Managing a team is already hard to do in person. But now, team leaders and managers across the world are faced with the unchartered territory of doing everything online.
According to the U.S. Bureau of Labor Statistics, about a quarter of the country’s workforce was already in a work from home setup pre-pandemic, but with the new social distancing policies in place, many managers and employees find themselves separated from each other for the first time.
For some, it’s temporary. But for many, working remotely is less likely to change anywhere in the foreseeable future. Even after the pandemic blows over, remote teamwork is set to be the new normal.
The flexibility of working from home has brought in a lot of benefits to employees—like the ability to focus on comfortable space while working on a project with a tight deadline. But, it also presents challenges for managers. And some of these challenges will separate the ordinary team managers from the true leaders.
Consider this article as your guide to effectively manage your remote employees. We’ll list down the best practices and tools that you can use to overcome all the obstacles of remote teamwork and lead your team to success.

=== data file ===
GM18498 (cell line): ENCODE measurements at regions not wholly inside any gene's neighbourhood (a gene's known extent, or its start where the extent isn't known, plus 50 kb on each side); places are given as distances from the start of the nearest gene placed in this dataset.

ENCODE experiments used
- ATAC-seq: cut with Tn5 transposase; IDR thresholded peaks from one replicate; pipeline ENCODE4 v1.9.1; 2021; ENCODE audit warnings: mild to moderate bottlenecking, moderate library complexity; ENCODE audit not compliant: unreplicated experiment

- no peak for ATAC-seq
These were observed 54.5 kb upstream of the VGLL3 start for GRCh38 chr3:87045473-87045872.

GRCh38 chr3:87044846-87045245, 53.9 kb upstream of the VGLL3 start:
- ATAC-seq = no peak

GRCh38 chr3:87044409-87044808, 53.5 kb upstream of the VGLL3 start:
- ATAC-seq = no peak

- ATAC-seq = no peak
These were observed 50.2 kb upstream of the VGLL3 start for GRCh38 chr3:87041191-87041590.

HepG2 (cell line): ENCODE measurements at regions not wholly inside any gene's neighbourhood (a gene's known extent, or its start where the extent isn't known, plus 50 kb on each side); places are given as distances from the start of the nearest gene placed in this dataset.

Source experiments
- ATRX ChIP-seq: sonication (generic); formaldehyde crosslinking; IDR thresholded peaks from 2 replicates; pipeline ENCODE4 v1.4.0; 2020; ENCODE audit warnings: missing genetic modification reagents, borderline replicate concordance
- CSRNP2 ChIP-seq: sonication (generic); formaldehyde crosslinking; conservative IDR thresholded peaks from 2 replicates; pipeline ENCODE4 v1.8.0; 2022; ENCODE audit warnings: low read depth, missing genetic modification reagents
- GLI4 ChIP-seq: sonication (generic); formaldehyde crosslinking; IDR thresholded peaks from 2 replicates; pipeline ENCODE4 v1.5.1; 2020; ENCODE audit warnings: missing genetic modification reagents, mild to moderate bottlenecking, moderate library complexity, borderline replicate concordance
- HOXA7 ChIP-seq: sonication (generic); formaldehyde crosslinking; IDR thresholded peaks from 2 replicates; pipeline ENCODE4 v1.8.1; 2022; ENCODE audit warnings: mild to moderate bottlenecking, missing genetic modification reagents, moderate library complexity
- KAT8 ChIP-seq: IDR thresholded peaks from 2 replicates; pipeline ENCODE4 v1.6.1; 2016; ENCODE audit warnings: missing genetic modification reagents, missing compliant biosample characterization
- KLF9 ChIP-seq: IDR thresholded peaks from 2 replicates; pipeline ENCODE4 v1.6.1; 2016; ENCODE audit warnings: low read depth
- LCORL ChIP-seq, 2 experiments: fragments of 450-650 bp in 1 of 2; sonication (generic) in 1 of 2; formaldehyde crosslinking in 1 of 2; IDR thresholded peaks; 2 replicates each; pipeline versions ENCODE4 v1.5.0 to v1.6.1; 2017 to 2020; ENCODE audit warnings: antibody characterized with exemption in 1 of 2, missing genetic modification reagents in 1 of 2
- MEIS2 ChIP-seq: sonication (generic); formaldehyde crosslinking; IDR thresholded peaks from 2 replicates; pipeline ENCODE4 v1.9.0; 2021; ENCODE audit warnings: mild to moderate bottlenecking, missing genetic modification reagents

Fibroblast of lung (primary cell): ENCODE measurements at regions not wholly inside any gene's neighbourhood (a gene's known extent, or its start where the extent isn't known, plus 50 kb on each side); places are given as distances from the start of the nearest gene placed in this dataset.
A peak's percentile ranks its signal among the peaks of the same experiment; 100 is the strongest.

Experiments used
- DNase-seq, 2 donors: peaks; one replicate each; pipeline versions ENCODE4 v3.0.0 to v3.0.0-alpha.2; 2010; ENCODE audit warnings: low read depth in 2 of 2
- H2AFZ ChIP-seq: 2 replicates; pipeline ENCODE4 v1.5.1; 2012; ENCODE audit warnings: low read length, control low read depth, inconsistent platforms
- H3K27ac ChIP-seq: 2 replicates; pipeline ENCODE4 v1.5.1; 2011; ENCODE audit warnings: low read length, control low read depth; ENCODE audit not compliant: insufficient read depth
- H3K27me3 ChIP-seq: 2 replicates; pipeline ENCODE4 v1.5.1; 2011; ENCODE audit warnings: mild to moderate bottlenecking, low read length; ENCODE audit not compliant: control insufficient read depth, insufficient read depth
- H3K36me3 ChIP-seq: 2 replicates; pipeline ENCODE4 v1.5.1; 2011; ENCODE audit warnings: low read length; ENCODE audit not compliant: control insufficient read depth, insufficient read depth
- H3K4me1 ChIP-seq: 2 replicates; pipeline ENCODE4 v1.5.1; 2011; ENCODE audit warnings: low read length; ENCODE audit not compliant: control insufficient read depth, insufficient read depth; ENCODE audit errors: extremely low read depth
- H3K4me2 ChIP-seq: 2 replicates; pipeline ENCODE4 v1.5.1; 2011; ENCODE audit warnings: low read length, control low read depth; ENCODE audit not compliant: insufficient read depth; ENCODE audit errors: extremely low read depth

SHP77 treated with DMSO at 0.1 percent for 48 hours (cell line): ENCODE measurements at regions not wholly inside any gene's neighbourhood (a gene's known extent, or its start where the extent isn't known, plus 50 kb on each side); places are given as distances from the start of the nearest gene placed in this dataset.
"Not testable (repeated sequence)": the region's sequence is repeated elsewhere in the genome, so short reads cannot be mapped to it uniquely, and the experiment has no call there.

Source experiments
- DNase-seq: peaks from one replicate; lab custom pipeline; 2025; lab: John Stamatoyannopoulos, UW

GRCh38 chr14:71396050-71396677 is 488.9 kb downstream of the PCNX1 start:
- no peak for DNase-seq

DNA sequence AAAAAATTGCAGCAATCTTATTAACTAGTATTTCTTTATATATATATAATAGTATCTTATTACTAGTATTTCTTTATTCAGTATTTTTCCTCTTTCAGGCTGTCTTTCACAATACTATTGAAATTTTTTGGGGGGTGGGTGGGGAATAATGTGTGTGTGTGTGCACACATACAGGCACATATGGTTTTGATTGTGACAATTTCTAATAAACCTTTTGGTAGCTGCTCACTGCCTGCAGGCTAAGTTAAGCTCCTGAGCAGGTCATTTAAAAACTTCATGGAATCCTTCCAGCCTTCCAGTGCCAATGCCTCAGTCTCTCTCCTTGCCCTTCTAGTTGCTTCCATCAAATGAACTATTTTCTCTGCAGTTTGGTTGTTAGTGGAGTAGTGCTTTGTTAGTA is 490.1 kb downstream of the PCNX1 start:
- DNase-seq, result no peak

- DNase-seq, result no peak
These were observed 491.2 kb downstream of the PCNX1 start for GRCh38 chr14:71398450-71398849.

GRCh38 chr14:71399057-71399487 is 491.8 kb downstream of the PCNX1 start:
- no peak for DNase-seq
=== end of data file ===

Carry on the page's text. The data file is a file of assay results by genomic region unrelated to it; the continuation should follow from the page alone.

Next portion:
Write out Workflows, Processes, and Roles
Working with remote employees can quickly get convoluted. As you transition your internal operations to virtual, there are a lot of processes that can fall between the cracks.
The best way to ensure a seamless flow of operations is to map out the processes as you can. And not just in your head.
Create online documents that give clear and concise step-by-step instructions on how things should be done, the people who should do them, and when they should be done.
These documents can include:
- Checklists for completion of each task or project
- Flow charts illustrating what to do in changing circumstances
- Simple playbooks that discuss protocols and processes
- Templates, like reporting spreadsheets or outreach scripts that team members can easily fill in
Upload these documents on a shared drive or any other shared space on the web where work happens so anyone can access them at any time. For instance, if you’re an HR team, you can upload them to your online recruitment management software.
These documents go a long way in ensuring that team members aren’t bottlenecked waiting for details or other information that can hinder them from starting or completing their tasks.
Set Weekly or Daily Check-ins
Similar to how you have regular meetings in the office, shift those one-on-ones and team huddles over to a virtual setting. You can even have extra check-ins until your team finds the right flow and you achieve peak smoothness in operations.